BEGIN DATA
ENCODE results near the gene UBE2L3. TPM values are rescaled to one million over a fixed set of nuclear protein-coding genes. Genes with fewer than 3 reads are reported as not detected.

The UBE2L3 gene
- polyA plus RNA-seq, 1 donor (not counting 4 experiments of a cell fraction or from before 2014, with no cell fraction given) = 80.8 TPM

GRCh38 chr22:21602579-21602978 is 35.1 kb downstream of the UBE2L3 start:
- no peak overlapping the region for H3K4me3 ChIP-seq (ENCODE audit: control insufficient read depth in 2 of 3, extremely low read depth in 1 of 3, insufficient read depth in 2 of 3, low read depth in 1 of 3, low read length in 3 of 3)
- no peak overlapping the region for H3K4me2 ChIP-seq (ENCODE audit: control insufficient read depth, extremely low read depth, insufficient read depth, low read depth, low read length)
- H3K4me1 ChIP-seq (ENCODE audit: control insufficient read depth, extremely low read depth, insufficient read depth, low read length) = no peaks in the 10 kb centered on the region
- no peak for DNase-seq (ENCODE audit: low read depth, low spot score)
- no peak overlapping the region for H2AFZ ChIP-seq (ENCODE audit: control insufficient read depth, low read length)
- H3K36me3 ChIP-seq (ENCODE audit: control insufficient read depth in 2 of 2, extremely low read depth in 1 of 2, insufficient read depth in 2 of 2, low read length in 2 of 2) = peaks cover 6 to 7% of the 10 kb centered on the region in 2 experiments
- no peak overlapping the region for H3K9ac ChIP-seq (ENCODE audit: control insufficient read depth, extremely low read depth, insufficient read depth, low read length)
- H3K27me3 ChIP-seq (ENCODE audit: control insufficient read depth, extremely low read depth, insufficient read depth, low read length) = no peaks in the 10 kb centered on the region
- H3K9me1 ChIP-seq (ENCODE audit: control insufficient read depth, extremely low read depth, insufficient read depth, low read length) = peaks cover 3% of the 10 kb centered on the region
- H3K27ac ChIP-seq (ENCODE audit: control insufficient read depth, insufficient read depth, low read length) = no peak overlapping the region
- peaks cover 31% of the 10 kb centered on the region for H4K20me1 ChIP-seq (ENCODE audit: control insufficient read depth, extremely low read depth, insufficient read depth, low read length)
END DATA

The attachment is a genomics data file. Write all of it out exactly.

ENCODE results near the gene UBE2L3. TPM values are rescaled to one million over a fixed set of nuclear protein-coding genes. Genes with fewer than 3 reads are reported as not detected.

The UBE2L3 gene
- polyA plus RNA-seq, 1 donor (not counting 4 experiments of a cell fraction or from before 2014, with no cell fraction given) = 80.8 TPM

GRCh38 chr22:21602579-21602978 is 35.1 kb downstream of the UBE2L3 start:
- no peak overlapping the region for H3K4me3 ChIP-seq (ENCODE audit: control insufficient read depth in 2 of 3, extremely low read depth in 1 of 3, insufficient read depth in 2 of 3, low read depth in 1 of 3, low read length in 3 of 3)
- no peak overlapping the region for H3K4me2 ChIP-seq (ENCODE audit: control insufficient read depth, extremely low read depth, insufficient read depth, low read depth, low read length)
- H3K4me1 ChIP-seq (ENCODE audit: control insufficient read depth, extremely low read depth, insufficient read depth, low read length) = no peaks in the 10 kb centered on the region
- no peak for DNase-seq (ENCODE audit: low read depth, low spot score)
- no peak overlapping the region for H2AFZ ChIP-seq (ENCODE audit: control insufficient read depth, low read length)
- H3K36me3 ChIP-seq (ENCODE audit: control insufficient read depth in 2 of 2, extremely low read depth in 1 of 2, insufficient read depth in 2 of 2, low read length in 2 of 2) = peaks cover 6 to 7% of the 10 kb centered on the region in 2 experiments
- no peak overlapping the region for H3K9ac ChIP-seq (ENCODE audit: control insufficient read depth, extremely low read depth, insufficient read depth, low read length)
- H3K27me3 ChIP-seq (ENCODE audit: control insufficient read depth, extremely low read depth, insufficient read depth, low read length) = no peaks in the 10 kb centered on the region
- H3K9me1 ChIP-seq (ENCODE audit: control insufficient read depth, extremely low read depth, insufficient read depth, low read length) = peaks cover 3% of the 10 kb centered on the region
- H3K27ac ChIP-seq (ENCODE audit: control insufficient read depth, insufficient read depth, low read length) = no peak overlapping the region
- peaks cover 31% of the 10 kb centered on the region for H4K20me1 ChIP-seq (ENCODE audit: control insufficient read depth, extremely low read depth, insufficient read depth, low read length)